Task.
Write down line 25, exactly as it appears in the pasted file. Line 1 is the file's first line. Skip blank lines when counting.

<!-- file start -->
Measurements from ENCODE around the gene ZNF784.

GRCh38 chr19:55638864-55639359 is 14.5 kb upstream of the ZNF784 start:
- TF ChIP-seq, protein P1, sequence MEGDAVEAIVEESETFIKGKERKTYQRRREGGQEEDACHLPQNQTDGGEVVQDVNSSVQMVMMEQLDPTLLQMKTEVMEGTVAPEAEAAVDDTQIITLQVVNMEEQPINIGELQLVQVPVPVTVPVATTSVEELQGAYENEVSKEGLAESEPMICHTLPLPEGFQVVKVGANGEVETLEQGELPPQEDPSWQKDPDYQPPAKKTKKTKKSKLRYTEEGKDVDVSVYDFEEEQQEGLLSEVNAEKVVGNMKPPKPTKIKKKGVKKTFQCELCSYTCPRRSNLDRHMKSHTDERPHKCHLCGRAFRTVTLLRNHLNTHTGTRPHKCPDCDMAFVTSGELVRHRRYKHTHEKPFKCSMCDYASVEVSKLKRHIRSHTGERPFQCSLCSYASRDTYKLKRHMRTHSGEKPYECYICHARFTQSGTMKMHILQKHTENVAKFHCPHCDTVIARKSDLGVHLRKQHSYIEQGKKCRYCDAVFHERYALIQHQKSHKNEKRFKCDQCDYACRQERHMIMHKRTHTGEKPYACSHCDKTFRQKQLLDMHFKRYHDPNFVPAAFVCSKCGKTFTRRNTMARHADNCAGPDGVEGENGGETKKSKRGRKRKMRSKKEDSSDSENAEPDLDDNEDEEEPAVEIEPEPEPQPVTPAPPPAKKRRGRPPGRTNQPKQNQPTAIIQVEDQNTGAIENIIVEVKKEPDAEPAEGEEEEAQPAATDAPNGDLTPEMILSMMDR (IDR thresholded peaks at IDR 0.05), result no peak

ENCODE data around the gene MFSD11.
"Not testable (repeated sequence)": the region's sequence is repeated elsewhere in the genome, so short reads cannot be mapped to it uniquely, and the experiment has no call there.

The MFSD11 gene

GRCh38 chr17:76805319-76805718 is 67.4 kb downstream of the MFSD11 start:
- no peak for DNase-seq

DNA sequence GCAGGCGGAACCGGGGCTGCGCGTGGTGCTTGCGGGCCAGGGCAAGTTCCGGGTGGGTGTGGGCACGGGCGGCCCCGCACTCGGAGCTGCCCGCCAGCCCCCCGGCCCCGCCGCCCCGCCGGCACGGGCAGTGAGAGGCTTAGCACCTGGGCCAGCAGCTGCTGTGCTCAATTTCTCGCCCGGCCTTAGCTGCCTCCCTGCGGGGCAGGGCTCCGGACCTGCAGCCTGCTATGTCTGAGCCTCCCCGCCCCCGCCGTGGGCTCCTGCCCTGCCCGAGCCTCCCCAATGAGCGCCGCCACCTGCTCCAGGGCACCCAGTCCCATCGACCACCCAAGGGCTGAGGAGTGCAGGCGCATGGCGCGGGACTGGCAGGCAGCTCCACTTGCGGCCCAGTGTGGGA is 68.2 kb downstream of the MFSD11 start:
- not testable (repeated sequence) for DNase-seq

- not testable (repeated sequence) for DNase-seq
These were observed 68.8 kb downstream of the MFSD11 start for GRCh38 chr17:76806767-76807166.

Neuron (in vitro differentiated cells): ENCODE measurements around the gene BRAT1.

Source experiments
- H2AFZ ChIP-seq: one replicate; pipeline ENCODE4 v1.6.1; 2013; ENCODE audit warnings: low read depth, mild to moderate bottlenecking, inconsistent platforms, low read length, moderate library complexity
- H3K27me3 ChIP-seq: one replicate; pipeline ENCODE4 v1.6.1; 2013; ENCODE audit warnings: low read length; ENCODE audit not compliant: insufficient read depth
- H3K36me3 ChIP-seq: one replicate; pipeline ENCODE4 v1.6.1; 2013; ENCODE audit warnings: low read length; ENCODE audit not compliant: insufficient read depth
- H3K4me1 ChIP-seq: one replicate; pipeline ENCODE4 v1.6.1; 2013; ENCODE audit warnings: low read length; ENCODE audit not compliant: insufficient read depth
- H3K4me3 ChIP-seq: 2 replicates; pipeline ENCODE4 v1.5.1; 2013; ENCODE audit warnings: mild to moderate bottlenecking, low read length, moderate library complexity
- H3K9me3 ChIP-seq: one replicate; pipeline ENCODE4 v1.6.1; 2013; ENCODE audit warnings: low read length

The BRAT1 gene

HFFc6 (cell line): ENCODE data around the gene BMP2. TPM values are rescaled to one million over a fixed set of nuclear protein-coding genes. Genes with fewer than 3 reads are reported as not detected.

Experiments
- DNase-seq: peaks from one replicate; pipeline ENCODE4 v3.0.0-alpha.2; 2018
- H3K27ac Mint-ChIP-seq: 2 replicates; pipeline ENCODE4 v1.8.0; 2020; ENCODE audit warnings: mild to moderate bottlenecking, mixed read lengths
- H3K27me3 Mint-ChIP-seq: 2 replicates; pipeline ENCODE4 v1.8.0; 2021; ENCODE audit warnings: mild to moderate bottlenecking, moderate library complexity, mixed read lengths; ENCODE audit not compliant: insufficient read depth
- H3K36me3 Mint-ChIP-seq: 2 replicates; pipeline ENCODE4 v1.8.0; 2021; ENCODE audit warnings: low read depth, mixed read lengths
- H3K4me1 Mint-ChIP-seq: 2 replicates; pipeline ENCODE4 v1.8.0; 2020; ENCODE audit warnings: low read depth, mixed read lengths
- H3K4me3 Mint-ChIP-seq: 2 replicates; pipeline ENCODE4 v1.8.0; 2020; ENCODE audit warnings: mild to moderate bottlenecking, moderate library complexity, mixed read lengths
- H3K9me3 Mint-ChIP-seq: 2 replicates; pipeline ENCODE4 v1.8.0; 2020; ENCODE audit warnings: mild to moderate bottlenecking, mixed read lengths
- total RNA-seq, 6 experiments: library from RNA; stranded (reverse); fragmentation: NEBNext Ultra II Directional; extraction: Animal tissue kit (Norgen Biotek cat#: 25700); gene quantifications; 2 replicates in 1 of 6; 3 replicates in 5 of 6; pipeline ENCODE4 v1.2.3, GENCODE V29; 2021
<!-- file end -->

- H3K27ac Mint-ChIP-seq: 2 replicates; pipeline ENCODE4 v1.8.0; 2020; ENCODE audit warnings: mild to moderate bottlenecking, mixed read lengths